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Why Offshore Wind Energy May Take Off on the East Coast

After years of delays and legal battles, several offshore wind projects seem poised to be launched off the U.S. East Coast. But obstacles to larger development still remain.
 
 
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In June, after years of offshore wind power projects being thwarted in the United States, the first offshore wind turbine began spinning off the U.S. coast. The turbine was not a multi-megawatt, 400-foot behemoth off of Massachusetts, Rhode Island, New Jersey, or Texas — all places where projects had long been proposed. Rather, the turbine was installed  in Castine Harbor, Maine, rising only 60 feet in the air and featuring a 20-kilowatt capacity — enough to power only a few homes. 

But it was a turbine — finally. Offshore wind power in the U.S. has struggled mightily to rise from the waves, even as other renewable energy industries have steadily grown. The country now has  more than 60,000 megawatts of onshore wind, but still just the lone offshore turbine, a pilot project run in part by researchers at the University of Maine. Meanwhile, Europe has left the U.S. far behind, installing its first offshore turbine in 1991 and growing rapidly in the past decade. To date, the countries of the European Union have built 1,939 offshore turbines with 6,040 megawatts of capacity. 

Is the U.S. offshore wind industry finally about to get off the ground? Offshore wind carries impressive electricity-generating potential, and several projects seem poised to get underway. But energy analysts say the industry still faces daunting hurdles, most notably the higher cost of building offshore wind farms, the expense of connecting them to the onshore grid, and the lack of the comprehensive government incentives and renewable energy targets that have been crucial in fostering the growth of Europe’s offshore wind energy sector.

On the positive side, the infamous Cape Wind project, mired in legal battles for more than a decade, hopes to start construction next year. With plans to construct 130 turbines in the shoals between Nantucket and Cape Cod,  Cape Wind has faced enormous legal struggles because of opposition from local residents concerned that the turbines would mar the region’s beauty and harm seabird populations. But its legal battles are now largely behind it, and Cape Wind has power-purchase agreements in place. The wind farm’s developer,  Jim Gordon, says the project will eventually be capable of supplying about 75 percent of the electricity needs of Cape Cod, which has a year-round population of 215,000.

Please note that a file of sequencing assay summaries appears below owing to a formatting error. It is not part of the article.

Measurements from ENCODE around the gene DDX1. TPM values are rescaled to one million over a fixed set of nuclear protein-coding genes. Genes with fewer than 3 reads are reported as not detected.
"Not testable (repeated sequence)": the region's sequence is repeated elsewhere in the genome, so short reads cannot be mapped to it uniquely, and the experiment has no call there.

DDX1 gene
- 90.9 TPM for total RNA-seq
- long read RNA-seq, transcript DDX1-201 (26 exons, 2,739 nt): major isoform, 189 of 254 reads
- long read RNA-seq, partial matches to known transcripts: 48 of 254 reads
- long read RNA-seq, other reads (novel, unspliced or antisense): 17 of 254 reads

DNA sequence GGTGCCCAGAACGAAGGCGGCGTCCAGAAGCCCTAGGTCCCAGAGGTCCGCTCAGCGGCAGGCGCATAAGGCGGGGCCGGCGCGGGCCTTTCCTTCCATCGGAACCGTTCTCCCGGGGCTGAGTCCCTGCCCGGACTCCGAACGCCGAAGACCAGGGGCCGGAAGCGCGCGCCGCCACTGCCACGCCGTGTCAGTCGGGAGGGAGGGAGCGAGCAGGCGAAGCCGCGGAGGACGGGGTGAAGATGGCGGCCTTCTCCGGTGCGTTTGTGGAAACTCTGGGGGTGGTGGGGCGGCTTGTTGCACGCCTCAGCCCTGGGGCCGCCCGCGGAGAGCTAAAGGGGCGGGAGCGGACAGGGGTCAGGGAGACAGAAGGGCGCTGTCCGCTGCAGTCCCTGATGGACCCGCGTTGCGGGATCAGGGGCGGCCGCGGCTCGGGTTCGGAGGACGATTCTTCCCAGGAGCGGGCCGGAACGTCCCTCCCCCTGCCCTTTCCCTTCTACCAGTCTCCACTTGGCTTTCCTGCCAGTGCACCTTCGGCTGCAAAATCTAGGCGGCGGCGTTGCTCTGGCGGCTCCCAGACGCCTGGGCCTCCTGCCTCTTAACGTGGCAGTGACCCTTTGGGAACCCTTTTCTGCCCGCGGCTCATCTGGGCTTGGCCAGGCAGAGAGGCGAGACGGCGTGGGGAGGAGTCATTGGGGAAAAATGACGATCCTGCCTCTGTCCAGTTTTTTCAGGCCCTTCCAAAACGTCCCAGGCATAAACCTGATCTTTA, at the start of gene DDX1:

Meanwhile, the Obama administration and the U.S. Department of the Interior have been aggressively moving to streamline permitting processes for offshore wind farms, and this summer completed the first two auctions for large offshore parcels for wind development off the East Coast. Rhode Island-based  Deepwater Wind — owned in part by investment firm D.E. Shaw and by  First Wind, a Boston-based developer — won the  first-ever offshore wind auction held by a division of the Interior Department known as the Bureau of Ocean Energy Management (BOEM). With its winning $3.8 million bid, Deepwater Wind now holds the wind power rights to 165,000 acres off the coasts of Rhode Island and Massachusetts.

“We believe that site is the single best site for offshore wind in the United States,” says Deepwater CEO Jeffrey Grybowski, citing the powerful and consistent winds and access to markets in four states — Massachusetts, Rhode Island, Connecticut, and New York. Though the exact number will depend on how much power it can sell to utilities, Deepwater Wind hopesto install roughly 200 turbines that could generate more than 1,000 megawatts, enough to power about 400,000 homes.

second BOEM auction took place in early September for a 112,799-acre parcel off the coast of Virginia, this time won by Virginia Electric and Power Company. The planned wind farm could grow as big as 2,000 megawatts. Auctions for sites off of Maryland, New Jersey, and Massachusetts are expected to be held in the next year.

“The more projects we get in the water, the more that will accelerate the development of the industry,” says Chris Long, the manager of offshore wind and siting policy at the American Wind Energy Association. “You need to build projects in order to continue innovations, to drive down costs, to achieve scale, and achieve experience. Getting this first round of projects in the water will certainly help to accelerate the development of the industry.”

At this point, it appears that the first commercial offshore wind installation to begin operating in the U.S. will be  Block Island Wind Farm, being developed by Deepwater Wind. Sited about 3 miles from Block Island — itself about 15 miles off the coast of Rhode Island — the wind farm will feature five mammoth turbines, each capable of generating six megawatts. The proposed Block Island installation has the advantage of sitting in state rather than federal waters, easing permitting issues. Grybowski, says permitting is all but finished for that project and construction should start next year.

 
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